First, you have to believe! When I say believe, I mean that you have to have the faith in your abilities to make every putt you line up no matter what the length or break. Be careful though, because faith isn't the same as expectations. Faith is a subtle and calming state of mind that you carry deep within your heart. Expectation is a nervous state of mind that applies pressure and causes apprehension. Faith is what comes from hours of practice. Faith is what comes from enjoying a challenge. Faith replaces fear. Faith is what comes when you believe in yourself regardless of circumstances or past performance.
If you believe you can make any putt on the green, that means any putt. Your speed control should be great whether it is a 50 footer or a 15 footer. That means you must spend a lot of time rolling all lengths of putts when you practice. Three putts should be a very rare occurrence, not an accepted fate of long lag putts. On the PGA, there are at least 40 players with a single digit stat in three putts after 30 odd rounds. That means they average .3 three putts per round. That signals that they are great putters.
Having been in a lot of galleries on the LPGA over the years, I am amazed at the putting skills of some of the foreign players. I am also somewhat amazed at the time they put in on the putting green on Monday, Tuesday, and Wednesday the week of the event. There is an obvious correlation between putting skill and putting practice. If you could spend an hour a day on your putting, you will improve, you will build your faith and you will make a few 30-40 footers in each round you play.
Aiming for a circle around the cup has never made sense to me. If you are a great putter, you are great at controlling your speed. With that skill, your chore becomes making a good read on long putts. When you read putts, you read them to finish in the bottom of the cup. I am not even sure how you would read a putt to be close. I was lucky enough to listen to Kathy Whitworth talking about picking a target and she credited much of her success to picking the smallest possible target on every shot she hit. Forget the idea of a 3 foot circle and aim for the center of the bottom of the cup!
|Your target should be one of these blades of grass.|
What is the mindset over a breaking five footer? The same, one of faith. Now you need faith not only in your skills, but in your routine. When you have a 30 footer, it is a bit easier to see the entire length of the putt and commit to a break point. On a five footer, the hole is in your consciousness a bit more. Your routine will allow you to see the putt, commit to the aim point needed and set up to that point. Great putters are reliant upon a strong routine that allows them the opportunity to visualize, commit and execute without extraneous thoughts, doubts or fears. This routine should be practiced, natural and rhythmic. Even though you need to practice your routine, you should never feel as though you are going through the motions. There should always be a mental alertness that drives you.
This mental alertness needs to be focused on the process of rolling a good putt, not on the outcome. Of course, you want to make the putt! That is a given and should be your intention. However, your goal when you putt is to aim well, start the ball out on your line and put the proper pace on it. If you do those things and read the putt correctly, you will make a lot of putts. Your routine enables you to commit to your read, aim the putter face and execute. At no time in your routine are you working on making the putt. Instead you are working on what it takes to make it.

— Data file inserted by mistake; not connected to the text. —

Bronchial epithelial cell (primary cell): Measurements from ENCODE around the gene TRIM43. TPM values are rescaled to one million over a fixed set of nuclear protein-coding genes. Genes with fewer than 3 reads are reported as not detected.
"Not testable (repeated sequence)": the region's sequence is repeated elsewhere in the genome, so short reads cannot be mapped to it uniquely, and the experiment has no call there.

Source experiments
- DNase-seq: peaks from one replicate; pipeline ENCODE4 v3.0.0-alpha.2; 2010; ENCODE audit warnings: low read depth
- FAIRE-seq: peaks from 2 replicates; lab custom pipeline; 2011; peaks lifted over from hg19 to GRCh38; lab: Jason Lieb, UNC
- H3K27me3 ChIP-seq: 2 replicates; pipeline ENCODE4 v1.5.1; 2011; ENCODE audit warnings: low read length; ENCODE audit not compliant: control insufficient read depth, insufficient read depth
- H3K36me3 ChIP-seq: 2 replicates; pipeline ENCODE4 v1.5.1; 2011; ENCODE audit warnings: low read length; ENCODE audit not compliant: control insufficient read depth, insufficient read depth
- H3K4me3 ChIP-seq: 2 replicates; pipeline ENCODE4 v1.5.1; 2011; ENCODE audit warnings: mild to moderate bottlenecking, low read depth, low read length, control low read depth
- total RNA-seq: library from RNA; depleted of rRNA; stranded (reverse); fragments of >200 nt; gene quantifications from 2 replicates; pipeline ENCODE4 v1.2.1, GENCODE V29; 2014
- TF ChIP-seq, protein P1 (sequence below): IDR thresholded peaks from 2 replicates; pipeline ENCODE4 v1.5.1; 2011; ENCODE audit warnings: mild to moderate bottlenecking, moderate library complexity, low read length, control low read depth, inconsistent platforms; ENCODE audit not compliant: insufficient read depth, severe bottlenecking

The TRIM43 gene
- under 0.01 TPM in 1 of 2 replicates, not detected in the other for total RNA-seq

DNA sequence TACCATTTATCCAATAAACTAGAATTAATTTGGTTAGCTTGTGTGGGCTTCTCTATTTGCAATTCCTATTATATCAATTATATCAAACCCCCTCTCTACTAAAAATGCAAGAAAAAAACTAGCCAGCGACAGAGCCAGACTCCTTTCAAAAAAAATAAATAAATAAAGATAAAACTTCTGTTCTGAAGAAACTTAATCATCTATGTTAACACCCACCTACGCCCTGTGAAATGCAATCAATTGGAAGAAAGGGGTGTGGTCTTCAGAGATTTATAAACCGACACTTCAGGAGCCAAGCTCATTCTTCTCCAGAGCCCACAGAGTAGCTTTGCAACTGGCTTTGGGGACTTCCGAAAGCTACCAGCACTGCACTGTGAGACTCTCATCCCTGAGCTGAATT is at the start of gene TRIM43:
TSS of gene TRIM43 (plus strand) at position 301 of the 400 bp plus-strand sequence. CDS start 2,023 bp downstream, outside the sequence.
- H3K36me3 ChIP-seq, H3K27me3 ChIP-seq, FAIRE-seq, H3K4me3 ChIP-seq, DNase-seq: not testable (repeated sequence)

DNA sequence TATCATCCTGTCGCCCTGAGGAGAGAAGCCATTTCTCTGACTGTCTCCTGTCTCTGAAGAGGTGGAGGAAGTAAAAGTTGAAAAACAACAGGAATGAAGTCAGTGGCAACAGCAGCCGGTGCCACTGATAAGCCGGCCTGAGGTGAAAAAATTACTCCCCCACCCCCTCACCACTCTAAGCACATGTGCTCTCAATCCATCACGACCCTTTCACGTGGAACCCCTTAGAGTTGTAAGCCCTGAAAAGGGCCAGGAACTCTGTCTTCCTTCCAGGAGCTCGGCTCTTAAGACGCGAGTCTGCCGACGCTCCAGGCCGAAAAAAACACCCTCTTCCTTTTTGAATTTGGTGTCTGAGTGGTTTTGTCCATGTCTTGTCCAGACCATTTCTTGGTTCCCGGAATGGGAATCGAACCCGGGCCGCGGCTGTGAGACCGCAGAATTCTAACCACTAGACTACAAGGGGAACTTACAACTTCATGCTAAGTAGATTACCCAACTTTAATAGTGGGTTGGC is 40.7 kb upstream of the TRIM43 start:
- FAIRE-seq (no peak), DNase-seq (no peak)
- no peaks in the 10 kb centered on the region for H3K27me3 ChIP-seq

|Adam Scott watches his putt roll to the hole.|
Another trait that is seen in great putters is a good post-shot routine. Great putters watch the roll of the ball on every putt they make, whether it is a good putt or a poor putt. They learn from what they see. Poor putters are quick to react and you often see them snapping their fingers, talking to the ball more and more insistently or walking before the stroke is even finished. A great post-shot routine is a tool that prevents three putts. Great putters make mistakes. However, they don't react to those mistakes, they act on their faith and simply begin the process of making the next putt, no matter how poorly they hit the first putt.
Every putt is worth one shot. This is the final piece of the pie for your putting mindset. Geoff Mangum proved that there is an optimal speed for every putt to be rolling to go in the hole. You can check out his video on youtube. With that in mind, your "want" should never be the basis of speed. After years of playing fund raising scrambles and watching my playing partners jam putts 6 feet past the hole, I can attest that putts rarely fall when they go to the hole at that speed. If every putt is worth one and you are focused on process, your "want" or "try" should be similar on each putt you face. We all know that some putts seem more important, whether for momentum, winning the hole or for your score. If the importance of the putt gets in the way of the process, your focus will switch to outcome and you will lose track of what is needed to make the putt. Approach each and every putt with the same focus level, routine and "want" and you will soon find that consistency leads to greatness.
Do you have this inventory of skills or traits to be a great putter? You need belief, practice time, focus on a small target, a tested and true routine, commitment to the process, action - not reaction, and control over how much you want the putt. Pick one of these that you need improvement on and spend time focusing on it the next time you practice. I bet you will see an immediate difference in your putting!